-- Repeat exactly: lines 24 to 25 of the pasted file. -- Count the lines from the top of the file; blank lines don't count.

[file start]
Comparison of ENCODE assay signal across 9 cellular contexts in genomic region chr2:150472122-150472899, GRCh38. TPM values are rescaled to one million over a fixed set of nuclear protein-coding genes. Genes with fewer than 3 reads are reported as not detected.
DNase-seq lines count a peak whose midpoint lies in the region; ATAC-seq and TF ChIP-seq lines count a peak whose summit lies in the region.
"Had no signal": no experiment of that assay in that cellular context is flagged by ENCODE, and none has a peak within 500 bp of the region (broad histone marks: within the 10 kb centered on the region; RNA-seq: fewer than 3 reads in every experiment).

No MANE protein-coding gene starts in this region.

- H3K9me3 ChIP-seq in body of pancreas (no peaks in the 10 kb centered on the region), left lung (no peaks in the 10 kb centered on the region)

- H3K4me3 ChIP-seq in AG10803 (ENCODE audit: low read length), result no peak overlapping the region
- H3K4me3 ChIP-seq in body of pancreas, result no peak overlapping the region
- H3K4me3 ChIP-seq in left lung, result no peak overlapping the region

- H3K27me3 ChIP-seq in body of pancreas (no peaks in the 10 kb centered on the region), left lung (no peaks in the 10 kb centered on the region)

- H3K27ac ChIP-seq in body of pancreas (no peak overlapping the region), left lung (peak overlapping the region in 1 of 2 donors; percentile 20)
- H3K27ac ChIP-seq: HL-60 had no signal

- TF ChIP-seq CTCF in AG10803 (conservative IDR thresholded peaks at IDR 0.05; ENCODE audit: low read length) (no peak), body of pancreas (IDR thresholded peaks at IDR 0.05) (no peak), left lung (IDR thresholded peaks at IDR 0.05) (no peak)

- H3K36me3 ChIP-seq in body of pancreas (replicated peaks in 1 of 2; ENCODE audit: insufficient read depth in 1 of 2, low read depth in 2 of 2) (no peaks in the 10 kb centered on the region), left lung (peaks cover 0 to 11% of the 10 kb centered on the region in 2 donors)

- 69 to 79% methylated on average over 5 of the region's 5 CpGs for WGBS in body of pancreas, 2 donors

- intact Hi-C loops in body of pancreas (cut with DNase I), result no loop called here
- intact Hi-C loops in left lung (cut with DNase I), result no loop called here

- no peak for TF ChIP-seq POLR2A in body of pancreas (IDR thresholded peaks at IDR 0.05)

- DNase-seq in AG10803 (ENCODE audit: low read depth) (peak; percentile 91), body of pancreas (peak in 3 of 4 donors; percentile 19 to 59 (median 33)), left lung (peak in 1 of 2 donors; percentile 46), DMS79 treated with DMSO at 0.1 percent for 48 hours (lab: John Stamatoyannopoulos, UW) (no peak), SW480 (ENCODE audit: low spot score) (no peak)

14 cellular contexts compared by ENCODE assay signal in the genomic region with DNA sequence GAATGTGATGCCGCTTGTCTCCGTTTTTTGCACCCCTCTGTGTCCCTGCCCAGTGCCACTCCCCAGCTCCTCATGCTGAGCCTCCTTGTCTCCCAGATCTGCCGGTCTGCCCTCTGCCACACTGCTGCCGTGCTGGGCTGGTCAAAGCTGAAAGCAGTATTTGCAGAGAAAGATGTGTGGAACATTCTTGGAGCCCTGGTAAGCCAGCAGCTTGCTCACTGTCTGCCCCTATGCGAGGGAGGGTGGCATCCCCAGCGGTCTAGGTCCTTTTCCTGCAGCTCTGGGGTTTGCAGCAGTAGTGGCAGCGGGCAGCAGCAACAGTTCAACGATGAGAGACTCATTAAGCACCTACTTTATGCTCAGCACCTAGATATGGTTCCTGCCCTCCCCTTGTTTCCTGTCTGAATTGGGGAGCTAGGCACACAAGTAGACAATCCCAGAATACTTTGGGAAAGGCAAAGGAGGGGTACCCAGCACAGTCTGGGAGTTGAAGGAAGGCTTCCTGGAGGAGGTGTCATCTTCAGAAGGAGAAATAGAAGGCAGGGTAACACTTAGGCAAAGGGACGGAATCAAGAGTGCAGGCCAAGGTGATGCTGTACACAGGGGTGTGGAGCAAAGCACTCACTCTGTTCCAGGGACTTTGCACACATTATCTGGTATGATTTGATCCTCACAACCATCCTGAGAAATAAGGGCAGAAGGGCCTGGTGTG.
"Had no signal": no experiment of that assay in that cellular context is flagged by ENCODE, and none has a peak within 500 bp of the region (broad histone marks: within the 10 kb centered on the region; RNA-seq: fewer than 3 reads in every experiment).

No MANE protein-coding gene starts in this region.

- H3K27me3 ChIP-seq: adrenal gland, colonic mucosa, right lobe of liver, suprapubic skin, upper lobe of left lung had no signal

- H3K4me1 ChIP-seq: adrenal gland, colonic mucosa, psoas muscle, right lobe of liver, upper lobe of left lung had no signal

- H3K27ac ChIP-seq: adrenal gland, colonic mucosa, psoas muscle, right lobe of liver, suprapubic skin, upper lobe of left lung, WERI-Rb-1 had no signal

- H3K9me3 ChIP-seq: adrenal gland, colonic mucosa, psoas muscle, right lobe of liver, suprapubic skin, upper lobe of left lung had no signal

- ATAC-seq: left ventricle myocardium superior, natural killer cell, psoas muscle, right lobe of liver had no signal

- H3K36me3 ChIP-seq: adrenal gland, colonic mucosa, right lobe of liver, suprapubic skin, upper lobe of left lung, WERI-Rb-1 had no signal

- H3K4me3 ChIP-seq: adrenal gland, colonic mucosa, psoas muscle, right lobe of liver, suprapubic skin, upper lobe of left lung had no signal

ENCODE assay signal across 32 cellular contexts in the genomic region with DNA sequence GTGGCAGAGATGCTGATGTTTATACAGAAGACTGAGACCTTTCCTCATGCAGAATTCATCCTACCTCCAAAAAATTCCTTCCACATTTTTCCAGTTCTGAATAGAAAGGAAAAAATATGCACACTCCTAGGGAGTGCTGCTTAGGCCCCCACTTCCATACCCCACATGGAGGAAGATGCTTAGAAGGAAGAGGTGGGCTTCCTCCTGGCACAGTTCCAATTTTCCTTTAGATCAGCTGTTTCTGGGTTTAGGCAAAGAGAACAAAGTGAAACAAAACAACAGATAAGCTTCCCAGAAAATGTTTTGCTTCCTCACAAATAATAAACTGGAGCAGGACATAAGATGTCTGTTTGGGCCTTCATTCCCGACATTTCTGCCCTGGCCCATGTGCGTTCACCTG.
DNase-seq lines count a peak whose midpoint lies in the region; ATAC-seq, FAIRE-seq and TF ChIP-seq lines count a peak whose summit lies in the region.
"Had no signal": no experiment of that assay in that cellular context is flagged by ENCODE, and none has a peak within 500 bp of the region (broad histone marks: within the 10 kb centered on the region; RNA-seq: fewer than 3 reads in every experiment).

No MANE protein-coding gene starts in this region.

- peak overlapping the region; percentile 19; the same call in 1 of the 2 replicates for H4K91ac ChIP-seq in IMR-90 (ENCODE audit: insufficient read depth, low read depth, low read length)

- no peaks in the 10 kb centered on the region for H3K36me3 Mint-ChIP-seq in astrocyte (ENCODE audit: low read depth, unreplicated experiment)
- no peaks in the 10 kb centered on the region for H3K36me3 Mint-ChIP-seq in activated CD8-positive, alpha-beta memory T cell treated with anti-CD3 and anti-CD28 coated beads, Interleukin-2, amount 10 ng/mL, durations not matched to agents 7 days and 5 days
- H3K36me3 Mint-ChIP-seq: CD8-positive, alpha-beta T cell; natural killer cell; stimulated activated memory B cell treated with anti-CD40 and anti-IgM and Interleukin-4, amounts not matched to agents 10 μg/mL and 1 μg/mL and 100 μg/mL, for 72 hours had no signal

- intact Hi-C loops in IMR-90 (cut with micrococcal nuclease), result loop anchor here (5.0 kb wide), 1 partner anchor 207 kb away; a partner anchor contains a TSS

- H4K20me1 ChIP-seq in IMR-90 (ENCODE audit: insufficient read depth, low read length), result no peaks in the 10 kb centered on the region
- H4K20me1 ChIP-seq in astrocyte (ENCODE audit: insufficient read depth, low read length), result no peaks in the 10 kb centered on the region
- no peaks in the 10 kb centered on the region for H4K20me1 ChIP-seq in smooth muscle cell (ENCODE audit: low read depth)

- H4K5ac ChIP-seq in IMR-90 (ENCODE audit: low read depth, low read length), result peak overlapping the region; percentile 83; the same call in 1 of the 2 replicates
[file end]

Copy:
- H3K27ac ChIP-seq: adrenal gland, colonic mucosa, psoas muscle, right lobe of liver, suprapubic skin, upper lobe of left lung, WERI-Rb-1 had no signal

- H3K9me3 ChIP-seq: adrenal gland, colonic mucosa, psoas muscle, right lobe of liver, suprapubic skin, upper lobe of left lung had no signal